notifempty
   rotate 12
   create
   delaycompress
   missingok
   su rails rails
}

Here are the logs. Doesn't appear anything happened ...

myuser@myapp:~$ ls -al /home/rails/myapp/log
total 4635956
drwxr-xr-x  2 rails rails       4096 Jun 22 10:22 .
drwxr-xr-x 15 rails rails       4096 May 30 12:03 ..
-rw-rw-r--  1 rails rails          0 Jun 22 10:22 development.log
-rw-rw-r--  1 rails rails      14960 Jun  1 22:39 development.log.1
-rw-rw-r--  1 rails rails          0 Oct 22  2016 .keep
-rw-r--r--  1 rails rails          0 Jun 22 10:22 production.log
-rw-r--r--  1 rails rails 4546785231 Jun 24 12:12 production.log.1
-rw-rw-r--  1 rails rails  200336693 Jun 24 12:51 sidekiq.log
-rw-rw-r--  1 rails rails      54246 Apr 10 14:34 test.log
  • The postgresql log files don't seem to be rotated from the output you've included in the question. Are you sure they're being rotated correctly? It's also recommended to use logrotate configuration files within /etc/logrotate.d rather than using /etc/logrotate.conf, does logrotate.conf still have its original content too? – Arronical Jun 22 '17 at 15:11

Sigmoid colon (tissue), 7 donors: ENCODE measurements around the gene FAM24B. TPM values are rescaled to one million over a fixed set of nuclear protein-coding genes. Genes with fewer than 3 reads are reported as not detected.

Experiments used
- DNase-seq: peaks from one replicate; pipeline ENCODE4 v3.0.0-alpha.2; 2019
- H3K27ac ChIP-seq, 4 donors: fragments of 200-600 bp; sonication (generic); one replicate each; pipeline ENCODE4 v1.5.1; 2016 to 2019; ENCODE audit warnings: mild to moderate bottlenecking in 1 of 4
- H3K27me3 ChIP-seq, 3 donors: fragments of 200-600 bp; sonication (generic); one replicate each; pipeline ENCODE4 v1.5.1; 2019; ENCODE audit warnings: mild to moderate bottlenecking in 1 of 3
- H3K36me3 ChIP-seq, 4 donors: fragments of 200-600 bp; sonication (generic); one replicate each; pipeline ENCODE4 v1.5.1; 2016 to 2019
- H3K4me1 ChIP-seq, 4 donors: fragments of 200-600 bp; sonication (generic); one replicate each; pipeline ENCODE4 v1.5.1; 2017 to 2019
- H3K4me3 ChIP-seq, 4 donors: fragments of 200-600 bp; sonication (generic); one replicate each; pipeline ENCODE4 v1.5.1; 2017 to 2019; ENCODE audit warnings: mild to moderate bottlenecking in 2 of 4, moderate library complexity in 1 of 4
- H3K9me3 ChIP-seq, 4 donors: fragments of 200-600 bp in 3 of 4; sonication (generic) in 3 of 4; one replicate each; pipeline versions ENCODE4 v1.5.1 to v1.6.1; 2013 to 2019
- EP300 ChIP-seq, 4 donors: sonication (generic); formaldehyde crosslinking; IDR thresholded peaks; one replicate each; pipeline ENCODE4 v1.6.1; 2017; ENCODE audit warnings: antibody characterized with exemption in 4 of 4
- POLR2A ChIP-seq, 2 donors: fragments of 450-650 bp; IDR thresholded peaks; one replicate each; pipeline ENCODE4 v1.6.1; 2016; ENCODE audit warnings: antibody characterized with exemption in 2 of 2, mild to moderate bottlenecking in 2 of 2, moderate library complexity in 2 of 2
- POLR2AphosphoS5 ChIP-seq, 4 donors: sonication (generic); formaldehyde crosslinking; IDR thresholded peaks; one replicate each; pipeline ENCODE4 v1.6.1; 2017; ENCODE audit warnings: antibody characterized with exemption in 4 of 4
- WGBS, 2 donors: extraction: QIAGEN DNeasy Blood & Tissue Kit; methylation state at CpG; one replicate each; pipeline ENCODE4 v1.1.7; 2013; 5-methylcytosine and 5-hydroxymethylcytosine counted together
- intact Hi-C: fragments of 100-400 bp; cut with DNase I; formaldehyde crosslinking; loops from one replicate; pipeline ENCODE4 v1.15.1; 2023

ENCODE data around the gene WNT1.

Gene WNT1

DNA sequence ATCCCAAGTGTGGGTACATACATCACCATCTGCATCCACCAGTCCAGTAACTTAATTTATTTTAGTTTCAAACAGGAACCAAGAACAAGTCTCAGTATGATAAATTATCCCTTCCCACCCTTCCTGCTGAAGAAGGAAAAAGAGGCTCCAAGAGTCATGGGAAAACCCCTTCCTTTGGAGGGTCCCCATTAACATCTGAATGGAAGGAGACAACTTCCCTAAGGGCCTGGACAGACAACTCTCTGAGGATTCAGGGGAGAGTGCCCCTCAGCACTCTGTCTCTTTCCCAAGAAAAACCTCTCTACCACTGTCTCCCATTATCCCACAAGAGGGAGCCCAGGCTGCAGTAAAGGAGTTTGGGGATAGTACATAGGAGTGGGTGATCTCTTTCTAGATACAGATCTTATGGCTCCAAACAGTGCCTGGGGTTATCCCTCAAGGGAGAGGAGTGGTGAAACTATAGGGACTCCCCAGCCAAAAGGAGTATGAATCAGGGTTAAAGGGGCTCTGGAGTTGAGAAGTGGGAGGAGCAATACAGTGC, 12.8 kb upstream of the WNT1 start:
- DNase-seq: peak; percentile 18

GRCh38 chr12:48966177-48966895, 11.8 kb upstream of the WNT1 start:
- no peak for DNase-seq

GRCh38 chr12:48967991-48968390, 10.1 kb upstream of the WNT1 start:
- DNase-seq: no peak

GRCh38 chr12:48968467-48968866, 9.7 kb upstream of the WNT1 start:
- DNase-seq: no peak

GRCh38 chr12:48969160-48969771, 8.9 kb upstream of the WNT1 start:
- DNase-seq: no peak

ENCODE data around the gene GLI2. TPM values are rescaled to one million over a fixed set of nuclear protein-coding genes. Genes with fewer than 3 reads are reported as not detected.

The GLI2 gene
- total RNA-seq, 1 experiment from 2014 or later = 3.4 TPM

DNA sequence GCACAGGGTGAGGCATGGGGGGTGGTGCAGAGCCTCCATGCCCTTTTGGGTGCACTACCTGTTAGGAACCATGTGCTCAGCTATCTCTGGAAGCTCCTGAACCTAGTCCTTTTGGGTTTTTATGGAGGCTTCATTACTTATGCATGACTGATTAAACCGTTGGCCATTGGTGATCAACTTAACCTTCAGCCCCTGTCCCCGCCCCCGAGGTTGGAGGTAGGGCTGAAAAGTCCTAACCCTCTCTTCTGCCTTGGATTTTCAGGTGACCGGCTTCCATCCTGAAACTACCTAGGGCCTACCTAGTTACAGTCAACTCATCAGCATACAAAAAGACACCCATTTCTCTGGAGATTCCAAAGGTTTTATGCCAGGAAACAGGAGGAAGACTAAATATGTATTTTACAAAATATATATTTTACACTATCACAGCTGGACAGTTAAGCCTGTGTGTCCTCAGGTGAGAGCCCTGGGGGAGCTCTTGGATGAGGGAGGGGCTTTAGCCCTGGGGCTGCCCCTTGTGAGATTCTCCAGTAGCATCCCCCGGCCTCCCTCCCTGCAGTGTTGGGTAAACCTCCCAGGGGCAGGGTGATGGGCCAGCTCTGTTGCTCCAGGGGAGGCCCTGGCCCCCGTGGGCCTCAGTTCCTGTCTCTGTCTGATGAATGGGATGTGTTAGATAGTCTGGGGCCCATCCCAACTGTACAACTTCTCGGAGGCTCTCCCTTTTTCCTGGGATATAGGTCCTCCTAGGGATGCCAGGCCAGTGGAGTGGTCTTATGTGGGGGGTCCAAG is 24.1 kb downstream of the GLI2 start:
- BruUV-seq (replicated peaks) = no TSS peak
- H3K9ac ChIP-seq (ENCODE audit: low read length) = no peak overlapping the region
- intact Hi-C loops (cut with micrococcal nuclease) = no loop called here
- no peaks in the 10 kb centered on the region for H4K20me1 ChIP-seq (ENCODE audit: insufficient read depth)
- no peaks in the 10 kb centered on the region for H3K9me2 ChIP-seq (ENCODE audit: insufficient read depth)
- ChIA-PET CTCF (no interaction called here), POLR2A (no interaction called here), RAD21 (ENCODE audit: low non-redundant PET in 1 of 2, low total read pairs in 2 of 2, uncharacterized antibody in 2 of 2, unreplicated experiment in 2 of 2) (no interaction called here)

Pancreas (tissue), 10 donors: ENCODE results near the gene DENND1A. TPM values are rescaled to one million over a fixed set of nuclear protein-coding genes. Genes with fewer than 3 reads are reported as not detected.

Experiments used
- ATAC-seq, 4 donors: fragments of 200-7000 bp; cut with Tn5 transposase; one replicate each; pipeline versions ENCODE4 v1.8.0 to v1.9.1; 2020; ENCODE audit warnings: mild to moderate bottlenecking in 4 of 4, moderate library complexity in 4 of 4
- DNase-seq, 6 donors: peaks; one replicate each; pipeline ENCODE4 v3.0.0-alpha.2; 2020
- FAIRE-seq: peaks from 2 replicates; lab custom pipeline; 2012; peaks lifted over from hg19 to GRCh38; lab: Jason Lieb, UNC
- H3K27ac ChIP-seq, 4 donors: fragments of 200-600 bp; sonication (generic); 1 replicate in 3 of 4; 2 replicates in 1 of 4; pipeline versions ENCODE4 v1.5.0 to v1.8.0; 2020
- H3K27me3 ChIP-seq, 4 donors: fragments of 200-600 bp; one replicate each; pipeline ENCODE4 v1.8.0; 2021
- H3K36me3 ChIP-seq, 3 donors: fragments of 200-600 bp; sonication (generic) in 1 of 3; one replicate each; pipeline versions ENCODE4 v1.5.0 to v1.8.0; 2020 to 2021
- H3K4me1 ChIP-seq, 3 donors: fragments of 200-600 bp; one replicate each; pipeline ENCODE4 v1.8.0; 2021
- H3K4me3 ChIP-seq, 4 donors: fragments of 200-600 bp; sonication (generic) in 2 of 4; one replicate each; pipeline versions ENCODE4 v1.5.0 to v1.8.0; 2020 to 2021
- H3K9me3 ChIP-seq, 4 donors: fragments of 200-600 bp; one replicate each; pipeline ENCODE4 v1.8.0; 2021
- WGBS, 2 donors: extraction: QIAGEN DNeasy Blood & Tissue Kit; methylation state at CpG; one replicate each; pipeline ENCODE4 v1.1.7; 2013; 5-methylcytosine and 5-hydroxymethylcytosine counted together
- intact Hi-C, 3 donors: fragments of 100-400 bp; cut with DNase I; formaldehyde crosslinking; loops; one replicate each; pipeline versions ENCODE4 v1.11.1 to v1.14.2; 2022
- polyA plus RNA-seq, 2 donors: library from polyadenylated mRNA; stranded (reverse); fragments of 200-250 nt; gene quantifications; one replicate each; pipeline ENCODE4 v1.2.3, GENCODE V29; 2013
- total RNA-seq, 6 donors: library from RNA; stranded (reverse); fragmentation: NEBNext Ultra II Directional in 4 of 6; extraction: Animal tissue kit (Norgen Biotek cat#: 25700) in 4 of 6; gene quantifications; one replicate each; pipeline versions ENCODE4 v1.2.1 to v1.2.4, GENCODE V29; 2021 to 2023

• Why do you say the postgres logs don't seem to be rotated? If they wren't rotated wouldn't I have one continuously growing file? – Dave Jun 22 '17 at 15:48
  • That looks like what you have, the . and .. files refer to the directory /var/log/postgresql, and the parent directory /var/log, you see these because you're using the -a switch on ls. If they were rotating you would have files postgrsql-9.6-main.log, postgrsql-9.6-main.log.1 and postgrsql-9.6-main.log.2.gz. – Arronical Jun 22 '17 at 15:52
  • Ok, so its your advice to remove configuration from /etc/logrotate.conf and instead create files within /etc/logrotate.d/ ? I dind't think it mattered where the configuration was located. – Dave Jun 22 '17 at 16:03
  • It doesn't matter from logrotate's perspective, but there is a load of stuff in /etc/logrotate.conf that needs to be there, like rotating /var/log/wtmp and /var/log/btmp. I've just noticed the section labelled #system-specific logs... so suppose there's no harm in appending logrotate instructions. I find it easier having specific files, for ease of management. The answer below should solve the problem I think you're having. – Arronical Jun 22 '17 at 16:09
0
+50

Logrotate's job is to move (rename), and compress, files. You've configured it in this case to rename and compress the Rails log files, then create new ones with the original names.